HOW FREQUENT DO FINGERPRINTS CHANGE?
Fingerprints may not be the permanent biological signatures we’ve built them up to be. Since the early 90s, people have been wonder do fingerprints change because this fact have been accepted as evidence in courtrooms due to their uniqueness and permanence. And their uniqueness has been scientifically validated. But what of their permanence? Do those ridges and swirls remain the same from birth to death? According to a new study, our fingerprints do slightly change as time progresses which could have implications for everything from law enforcement to unlocking your iPhone.
DEEPENING THE SCIENCE
The study of fingerprints and scanning began by examining fingerprint records generated from 15,500 repeat offenders in a Michigan State Police database. In case you aren’t familiar, the fingerprint records are created in a controlled setting by dipping all 10 fingers in ink, and rolling each finger onto a card. Each criminal included in the study had five or more of these records spanning five years to 12 years, which allowed researchers to examine changes in prints over time.
Researchers ran the prints through two off-the-shelf fingerprint matching machines, looking for two separate measures:
- How well the machines paired different prints from the same person (genuine match scores), and if they could differentiate one person’s prints from another (imposter scores).
- Then, to investigate what factors influenced the machines’ judgments, they created a statistical model to mimic the machines’ output.
The model took into account time between prints, fingerprint image quality, and the subject’s age, sex and race.
It turns out that a person’s age and the time interval between prints significantly affected the machines’ accuracy. Genuine match scores, comparing two prints from the same person, decreased as the time gap between prints grew. In other words, your fingerprints don’t look the same to machines as they did 12 years ago. So here comes a question do fingerprints change?
However, at 12 years, the error rate was still within the normal margins of error for such machines in real-life, unless one of the prints was of poor quality. And regardless of age or elapsed time, the machines didn’t confuse one person’s prints with another person’s. Which is kind of a big deal if you’re standing a trial.
AGEING AND OUR FINGERPRINTS
In essence, no. Our fingerprints are determined before birth, at roughly 24 weeks, and the ridge pattern that develops on our skin is one of the last things to disappear on our bodies after we pass away.
In fact, a study into fingerprint recognition found that although there is a slight degradation in perfect match quality to our fingerprints as we get older, that difference is negligible.
This makes our fingerprints the most secure and stable method of biometric authentication to combat ageing physical features. However, we also know that the process of ageing can cause us to lose skin elasticity over time, with our fingertips becoming less flexible and more rigid.
This can have an effect on the fingerprint biometric scanning process if the contact between dry skin and scanners is not firm, which could possibly lead to and increase the rate of ‘false rejects’ during the authentication process.
Therefore, to offset any degradation in scanning quality that may occur due to ageing, fingerprint biometric authentication devices should employ larger sensors and advanced matching algorithms.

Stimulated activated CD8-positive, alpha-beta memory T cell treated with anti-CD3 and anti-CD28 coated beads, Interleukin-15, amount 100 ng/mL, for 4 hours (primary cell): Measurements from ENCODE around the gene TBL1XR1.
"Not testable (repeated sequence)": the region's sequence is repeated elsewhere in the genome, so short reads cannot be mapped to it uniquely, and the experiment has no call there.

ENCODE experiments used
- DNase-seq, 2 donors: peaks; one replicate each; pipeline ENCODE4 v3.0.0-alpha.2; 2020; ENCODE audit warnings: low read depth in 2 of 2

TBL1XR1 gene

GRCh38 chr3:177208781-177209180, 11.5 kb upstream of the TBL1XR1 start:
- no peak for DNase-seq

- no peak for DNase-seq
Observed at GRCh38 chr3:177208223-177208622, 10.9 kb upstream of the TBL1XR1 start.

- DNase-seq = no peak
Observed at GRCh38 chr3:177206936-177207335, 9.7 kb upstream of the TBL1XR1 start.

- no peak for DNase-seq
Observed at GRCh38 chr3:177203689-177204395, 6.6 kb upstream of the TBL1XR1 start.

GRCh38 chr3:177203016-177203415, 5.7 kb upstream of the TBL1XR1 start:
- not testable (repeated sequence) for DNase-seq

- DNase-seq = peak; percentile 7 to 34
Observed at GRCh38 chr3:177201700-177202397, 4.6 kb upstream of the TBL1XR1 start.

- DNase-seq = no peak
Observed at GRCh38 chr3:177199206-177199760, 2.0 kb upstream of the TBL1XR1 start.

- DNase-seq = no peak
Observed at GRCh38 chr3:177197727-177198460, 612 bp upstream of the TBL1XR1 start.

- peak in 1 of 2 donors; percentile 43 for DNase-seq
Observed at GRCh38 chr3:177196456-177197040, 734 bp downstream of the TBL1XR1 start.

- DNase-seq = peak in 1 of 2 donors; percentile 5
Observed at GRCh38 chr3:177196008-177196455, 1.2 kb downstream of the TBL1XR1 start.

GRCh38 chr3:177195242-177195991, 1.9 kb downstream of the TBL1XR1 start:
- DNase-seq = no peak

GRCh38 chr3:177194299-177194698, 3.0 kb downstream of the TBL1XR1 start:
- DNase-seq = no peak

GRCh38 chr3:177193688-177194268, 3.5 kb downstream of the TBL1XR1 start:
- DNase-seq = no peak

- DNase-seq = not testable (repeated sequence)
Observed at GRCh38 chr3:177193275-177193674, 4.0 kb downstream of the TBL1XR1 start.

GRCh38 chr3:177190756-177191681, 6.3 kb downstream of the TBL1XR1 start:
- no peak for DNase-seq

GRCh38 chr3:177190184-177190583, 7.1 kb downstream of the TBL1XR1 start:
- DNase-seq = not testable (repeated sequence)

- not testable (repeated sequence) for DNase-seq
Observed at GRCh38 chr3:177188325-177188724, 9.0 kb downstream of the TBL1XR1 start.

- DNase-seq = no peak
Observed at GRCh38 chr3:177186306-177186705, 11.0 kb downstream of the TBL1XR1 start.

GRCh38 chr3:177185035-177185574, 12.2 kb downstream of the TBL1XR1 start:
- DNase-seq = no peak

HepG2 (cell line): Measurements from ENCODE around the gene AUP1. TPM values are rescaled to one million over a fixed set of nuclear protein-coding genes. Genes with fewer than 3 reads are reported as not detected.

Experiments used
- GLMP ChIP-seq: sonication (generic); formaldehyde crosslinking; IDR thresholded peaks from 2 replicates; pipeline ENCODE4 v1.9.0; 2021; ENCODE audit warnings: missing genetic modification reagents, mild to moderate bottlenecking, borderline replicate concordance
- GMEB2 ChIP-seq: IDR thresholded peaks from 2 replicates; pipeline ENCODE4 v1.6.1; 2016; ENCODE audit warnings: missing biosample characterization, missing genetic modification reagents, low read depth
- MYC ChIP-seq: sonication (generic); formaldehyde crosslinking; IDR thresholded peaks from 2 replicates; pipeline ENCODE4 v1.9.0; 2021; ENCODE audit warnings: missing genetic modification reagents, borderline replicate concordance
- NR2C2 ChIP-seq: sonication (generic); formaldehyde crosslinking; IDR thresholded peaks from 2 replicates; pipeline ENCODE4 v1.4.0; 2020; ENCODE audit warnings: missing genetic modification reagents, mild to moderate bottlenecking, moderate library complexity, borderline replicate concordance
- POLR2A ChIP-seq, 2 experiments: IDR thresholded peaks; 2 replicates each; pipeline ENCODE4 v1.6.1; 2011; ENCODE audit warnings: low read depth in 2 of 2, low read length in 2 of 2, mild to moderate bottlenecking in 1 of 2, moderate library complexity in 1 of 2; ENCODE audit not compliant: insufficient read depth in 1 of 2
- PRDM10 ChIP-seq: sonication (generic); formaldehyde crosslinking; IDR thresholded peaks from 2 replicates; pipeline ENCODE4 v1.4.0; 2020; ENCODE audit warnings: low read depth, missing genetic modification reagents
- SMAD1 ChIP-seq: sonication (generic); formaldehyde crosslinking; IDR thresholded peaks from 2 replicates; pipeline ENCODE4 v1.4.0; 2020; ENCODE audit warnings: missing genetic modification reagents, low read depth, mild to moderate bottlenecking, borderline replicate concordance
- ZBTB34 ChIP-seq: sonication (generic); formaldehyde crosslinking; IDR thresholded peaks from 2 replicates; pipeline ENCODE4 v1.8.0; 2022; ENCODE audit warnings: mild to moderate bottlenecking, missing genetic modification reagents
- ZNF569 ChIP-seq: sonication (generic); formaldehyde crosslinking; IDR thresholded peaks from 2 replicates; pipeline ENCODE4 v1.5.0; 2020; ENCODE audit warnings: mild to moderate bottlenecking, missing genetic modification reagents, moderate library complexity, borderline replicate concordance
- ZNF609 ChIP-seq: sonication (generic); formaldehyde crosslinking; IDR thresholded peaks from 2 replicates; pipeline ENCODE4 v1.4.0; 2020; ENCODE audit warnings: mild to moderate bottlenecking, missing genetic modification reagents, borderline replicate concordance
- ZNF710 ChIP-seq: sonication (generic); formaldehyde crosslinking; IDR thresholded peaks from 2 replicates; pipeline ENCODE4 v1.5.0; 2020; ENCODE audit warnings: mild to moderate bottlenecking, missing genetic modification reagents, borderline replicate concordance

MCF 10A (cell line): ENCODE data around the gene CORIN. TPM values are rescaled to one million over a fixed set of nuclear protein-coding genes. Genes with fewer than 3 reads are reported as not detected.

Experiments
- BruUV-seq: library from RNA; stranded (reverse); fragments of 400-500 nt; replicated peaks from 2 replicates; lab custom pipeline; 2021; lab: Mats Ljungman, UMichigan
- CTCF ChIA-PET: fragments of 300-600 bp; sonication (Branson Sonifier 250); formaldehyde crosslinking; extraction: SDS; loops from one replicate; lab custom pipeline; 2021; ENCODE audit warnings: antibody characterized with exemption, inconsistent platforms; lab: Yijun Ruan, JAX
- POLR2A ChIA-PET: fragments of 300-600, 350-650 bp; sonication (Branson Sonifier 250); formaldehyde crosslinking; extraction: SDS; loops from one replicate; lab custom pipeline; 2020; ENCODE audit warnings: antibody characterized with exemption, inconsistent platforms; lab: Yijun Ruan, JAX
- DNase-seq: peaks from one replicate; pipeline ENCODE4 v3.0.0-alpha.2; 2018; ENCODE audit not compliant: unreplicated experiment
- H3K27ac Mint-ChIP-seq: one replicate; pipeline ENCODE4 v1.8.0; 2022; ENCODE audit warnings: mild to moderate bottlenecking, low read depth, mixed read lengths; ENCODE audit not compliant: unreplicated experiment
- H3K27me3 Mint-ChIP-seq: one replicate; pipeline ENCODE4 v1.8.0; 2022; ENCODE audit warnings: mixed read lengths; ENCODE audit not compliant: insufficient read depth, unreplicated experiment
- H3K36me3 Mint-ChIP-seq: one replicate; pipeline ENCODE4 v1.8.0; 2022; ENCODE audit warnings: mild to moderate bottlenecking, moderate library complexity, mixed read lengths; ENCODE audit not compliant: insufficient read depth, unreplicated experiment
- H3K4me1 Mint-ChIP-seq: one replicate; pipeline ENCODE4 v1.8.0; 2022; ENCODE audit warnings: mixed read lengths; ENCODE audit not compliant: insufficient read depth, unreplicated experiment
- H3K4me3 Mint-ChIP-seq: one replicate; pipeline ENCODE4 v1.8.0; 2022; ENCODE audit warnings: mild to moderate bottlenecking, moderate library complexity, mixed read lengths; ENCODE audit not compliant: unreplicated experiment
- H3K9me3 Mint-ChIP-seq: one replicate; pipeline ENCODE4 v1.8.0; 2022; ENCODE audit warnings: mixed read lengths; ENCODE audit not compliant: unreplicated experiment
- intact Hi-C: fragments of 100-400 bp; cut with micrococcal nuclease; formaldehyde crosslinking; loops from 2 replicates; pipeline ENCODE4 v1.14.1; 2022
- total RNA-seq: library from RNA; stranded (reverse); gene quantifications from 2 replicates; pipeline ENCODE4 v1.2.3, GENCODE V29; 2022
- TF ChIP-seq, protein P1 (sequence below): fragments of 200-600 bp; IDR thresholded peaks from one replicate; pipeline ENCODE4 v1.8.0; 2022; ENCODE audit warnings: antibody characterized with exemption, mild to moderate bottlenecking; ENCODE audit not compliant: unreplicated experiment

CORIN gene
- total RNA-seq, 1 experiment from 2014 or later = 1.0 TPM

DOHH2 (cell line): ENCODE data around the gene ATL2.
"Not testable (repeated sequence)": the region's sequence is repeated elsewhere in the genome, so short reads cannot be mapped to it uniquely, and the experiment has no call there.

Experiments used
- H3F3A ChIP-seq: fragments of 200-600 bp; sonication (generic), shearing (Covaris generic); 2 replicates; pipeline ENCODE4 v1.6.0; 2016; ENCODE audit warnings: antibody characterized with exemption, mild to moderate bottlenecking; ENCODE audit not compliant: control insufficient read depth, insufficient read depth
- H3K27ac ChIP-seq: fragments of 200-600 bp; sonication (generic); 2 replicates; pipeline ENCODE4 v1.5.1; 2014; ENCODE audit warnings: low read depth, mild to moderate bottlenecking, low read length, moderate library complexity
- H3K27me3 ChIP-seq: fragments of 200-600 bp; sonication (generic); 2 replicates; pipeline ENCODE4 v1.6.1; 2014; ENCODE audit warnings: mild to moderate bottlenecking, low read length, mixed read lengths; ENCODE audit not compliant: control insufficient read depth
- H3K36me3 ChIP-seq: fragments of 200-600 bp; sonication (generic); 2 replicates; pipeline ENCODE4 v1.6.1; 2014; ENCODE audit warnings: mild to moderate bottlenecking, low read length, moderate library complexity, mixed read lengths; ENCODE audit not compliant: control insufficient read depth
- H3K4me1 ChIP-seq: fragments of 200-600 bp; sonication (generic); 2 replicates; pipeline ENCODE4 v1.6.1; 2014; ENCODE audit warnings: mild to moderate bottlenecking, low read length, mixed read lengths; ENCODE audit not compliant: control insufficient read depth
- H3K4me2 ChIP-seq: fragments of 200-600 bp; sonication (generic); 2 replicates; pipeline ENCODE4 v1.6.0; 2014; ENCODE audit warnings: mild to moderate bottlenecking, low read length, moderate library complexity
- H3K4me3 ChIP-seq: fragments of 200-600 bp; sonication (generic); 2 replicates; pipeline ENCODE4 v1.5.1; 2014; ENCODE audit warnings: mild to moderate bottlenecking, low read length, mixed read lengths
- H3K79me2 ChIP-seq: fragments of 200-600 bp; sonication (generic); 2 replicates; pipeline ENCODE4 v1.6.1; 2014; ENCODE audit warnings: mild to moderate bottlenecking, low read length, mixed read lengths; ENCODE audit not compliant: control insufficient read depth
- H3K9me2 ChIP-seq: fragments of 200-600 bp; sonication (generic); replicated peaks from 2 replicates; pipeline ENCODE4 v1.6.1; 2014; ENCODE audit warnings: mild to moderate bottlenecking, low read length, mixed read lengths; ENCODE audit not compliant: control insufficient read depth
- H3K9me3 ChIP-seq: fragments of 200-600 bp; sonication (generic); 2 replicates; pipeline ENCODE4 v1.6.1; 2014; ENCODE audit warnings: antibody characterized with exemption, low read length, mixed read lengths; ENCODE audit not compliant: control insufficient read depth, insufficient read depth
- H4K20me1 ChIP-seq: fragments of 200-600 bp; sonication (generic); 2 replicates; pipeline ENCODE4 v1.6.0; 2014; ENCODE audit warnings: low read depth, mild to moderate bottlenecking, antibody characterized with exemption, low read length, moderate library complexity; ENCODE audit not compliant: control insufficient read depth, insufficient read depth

THE IMPORTANCE OF SEAMLESS BIOMETRIC SCANNING
In our “go and get it” era, it is essential that authentication technology is simple to use and accessible to all, especially as friction is the number one barrier to profitability today. Take Amazon’s and Uber’s business models for example. Their frictionless customer journeys have seen them thrive in a highly competitive global marketplace, so that we now expect that ease of technology in all aspects of our lives.
To make sure consumer adoption of fingerprint biometric technology is as fast and pervasive as that of Amazon and Uber, biometric innovators need to make sure there are no obstacles because of ageing physical data in the journey. To be adopted by all, the fingerprint authentication process needs to be considered as easy as clicking ‘buy now’ on an e-commerce site or ordering a taxi in two taps.
To make this happen, it is vital for manufacturers of biometric technology to remember the impact ageing can have on physical data as they incorporate new innovative authentication measures into devices. After all, getting older does not stop users from wanting a smooth and uninterrupted experience, whether that be while paying for goods or heading through passport control.
To keep biometric authentication universally accessible to all, irrespective of age, it is paramount that biometric providers continue to pioneer the latest in identification technology and processes. This can best be achieved through continual testing and development, which will help to guarantee that fingerprint scanning procedures mature along with their consumers.
Adapting to the aging process is essential to pave the way for the introduction of fingerprint biometric payments on a global scale.
THE BOTTOM LINE
This study seems to indicate that, yes, our fingerprints do morph over time. But those slight changes aren’t enough to befuddle the machines in use today, for the most part. More research will need to be done to answer the question of how many years must elapse between prints for the machines to miss the match. For forensic scientists at least, the study is certainly food for thought. For more information or similar blogs you are free to visit Securityx.